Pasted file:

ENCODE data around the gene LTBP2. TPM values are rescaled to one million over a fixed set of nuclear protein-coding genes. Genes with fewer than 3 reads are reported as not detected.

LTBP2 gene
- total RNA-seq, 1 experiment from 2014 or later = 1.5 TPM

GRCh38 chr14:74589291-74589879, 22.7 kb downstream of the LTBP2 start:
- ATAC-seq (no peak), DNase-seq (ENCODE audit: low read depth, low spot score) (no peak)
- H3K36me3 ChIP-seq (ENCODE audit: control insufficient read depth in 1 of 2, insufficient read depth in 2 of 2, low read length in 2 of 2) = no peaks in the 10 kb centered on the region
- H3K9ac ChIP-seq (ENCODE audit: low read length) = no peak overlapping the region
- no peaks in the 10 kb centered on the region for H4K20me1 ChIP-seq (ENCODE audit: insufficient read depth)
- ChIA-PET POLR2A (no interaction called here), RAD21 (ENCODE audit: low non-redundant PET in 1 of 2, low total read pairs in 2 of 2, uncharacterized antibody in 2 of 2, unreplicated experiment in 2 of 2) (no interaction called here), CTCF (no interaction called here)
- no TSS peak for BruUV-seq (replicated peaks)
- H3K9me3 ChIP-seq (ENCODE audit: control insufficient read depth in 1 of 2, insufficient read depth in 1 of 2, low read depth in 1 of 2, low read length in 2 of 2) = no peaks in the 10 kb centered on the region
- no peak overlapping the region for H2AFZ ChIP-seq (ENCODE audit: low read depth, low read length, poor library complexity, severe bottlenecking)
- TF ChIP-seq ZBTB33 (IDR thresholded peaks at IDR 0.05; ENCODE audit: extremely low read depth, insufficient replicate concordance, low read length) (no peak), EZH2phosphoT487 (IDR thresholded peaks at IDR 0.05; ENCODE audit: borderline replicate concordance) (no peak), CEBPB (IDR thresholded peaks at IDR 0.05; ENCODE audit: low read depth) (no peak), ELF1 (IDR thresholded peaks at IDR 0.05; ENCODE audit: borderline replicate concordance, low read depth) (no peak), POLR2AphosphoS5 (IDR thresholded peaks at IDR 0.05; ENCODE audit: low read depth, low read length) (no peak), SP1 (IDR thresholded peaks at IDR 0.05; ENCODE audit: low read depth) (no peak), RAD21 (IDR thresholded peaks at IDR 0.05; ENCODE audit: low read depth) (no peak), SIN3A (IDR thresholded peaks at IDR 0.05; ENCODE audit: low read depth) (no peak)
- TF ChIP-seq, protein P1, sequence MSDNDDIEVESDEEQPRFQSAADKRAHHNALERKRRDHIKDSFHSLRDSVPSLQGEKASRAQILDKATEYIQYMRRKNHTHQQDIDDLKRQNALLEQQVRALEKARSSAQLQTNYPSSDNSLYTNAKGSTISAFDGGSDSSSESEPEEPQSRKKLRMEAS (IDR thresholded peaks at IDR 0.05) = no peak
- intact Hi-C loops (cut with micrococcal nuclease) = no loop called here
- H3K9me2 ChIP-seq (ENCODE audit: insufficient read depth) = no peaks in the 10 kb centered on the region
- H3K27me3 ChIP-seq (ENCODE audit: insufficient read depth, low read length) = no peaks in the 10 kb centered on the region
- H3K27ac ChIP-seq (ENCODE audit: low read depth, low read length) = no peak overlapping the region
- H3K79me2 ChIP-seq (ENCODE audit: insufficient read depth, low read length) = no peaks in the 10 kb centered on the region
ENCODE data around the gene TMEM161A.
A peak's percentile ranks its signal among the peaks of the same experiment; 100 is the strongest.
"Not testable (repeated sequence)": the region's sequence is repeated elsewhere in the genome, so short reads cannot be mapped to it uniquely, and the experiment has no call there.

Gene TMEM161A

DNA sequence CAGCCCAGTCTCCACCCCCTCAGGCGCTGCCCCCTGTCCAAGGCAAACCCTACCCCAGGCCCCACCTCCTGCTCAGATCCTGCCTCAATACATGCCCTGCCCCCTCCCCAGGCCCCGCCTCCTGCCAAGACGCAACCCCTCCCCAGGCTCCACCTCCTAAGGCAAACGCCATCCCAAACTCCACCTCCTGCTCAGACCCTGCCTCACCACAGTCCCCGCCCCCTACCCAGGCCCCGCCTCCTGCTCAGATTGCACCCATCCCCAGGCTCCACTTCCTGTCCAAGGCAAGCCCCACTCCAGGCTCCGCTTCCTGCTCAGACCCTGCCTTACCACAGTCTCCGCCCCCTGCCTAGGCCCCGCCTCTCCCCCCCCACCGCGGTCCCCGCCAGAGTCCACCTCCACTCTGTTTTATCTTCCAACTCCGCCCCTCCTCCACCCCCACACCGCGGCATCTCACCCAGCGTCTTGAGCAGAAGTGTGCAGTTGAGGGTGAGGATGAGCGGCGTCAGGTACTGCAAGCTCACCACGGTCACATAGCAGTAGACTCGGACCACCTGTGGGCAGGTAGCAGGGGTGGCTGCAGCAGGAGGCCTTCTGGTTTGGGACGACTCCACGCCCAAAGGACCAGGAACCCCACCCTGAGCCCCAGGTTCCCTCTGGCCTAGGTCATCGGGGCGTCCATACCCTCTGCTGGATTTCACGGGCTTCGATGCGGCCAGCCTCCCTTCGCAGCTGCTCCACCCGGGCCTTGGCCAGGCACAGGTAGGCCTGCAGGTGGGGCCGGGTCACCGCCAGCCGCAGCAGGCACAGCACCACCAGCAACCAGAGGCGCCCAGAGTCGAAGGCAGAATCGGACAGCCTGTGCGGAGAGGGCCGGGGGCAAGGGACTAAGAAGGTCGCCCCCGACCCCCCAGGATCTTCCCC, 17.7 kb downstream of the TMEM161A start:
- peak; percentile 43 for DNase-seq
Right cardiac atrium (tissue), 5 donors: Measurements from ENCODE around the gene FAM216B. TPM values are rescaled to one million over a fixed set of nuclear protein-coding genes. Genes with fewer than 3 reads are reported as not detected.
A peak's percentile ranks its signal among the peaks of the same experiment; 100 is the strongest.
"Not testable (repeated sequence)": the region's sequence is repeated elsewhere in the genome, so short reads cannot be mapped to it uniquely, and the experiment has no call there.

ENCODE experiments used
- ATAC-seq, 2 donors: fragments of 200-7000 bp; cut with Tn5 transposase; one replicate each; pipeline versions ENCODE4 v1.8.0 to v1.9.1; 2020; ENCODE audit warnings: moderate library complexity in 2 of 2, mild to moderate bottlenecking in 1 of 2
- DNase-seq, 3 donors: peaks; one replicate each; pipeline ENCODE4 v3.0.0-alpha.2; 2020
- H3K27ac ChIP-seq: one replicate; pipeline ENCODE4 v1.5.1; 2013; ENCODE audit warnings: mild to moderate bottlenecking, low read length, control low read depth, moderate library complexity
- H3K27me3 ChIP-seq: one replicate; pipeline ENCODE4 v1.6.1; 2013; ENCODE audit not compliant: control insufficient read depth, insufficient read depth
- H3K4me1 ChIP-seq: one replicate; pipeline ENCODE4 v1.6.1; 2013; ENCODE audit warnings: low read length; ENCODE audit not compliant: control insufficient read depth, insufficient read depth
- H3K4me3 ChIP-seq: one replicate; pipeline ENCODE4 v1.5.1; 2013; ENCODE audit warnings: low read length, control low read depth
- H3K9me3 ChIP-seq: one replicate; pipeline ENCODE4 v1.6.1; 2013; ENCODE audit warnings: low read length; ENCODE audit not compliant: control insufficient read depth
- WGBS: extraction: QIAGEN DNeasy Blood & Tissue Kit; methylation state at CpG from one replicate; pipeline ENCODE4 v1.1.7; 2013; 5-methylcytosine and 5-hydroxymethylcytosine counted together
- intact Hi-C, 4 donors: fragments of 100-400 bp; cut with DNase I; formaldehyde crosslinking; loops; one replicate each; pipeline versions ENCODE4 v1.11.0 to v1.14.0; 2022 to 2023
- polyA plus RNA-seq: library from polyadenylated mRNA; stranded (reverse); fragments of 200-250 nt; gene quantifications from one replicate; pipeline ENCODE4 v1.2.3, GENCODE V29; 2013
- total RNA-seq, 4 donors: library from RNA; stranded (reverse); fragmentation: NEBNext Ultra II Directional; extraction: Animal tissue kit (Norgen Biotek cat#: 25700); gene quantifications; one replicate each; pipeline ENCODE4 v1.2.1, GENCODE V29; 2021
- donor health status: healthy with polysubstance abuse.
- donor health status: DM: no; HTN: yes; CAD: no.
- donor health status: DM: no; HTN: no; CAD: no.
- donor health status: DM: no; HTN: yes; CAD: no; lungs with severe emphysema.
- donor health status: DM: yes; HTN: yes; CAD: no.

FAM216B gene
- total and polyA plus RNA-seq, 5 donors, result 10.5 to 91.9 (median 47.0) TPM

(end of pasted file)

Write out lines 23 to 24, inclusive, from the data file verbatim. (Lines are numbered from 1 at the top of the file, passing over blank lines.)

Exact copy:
Gene TMEM161A

DNA sequence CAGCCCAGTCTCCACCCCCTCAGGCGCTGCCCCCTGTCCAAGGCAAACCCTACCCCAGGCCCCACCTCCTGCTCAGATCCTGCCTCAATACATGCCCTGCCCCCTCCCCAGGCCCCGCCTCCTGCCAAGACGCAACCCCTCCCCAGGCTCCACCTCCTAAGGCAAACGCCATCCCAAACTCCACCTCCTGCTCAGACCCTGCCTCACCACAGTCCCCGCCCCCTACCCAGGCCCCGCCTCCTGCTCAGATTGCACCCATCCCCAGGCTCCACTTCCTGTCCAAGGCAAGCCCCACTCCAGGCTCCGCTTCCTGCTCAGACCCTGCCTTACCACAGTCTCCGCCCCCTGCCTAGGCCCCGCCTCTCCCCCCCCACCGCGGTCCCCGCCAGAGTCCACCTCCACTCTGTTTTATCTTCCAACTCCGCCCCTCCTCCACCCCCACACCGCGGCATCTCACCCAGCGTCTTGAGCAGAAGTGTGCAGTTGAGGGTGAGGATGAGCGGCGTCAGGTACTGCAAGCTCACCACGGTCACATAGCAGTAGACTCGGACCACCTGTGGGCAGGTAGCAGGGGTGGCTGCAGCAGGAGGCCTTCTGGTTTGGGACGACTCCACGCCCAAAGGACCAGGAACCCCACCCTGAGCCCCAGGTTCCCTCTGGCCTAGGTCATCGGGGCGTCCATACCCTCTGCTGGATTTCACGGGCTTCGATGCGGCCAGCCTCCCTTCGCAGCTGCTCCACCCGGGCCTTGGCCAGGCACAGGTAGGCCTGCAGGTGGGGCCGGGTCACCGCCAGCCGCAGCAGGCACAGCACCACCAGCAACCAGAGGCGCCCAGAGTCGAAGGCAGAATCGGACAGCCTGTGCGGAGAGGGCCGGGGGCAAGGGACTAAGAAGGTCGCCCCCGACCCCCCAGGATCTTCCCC, 17.7 kb downstream of the TMEM161A start: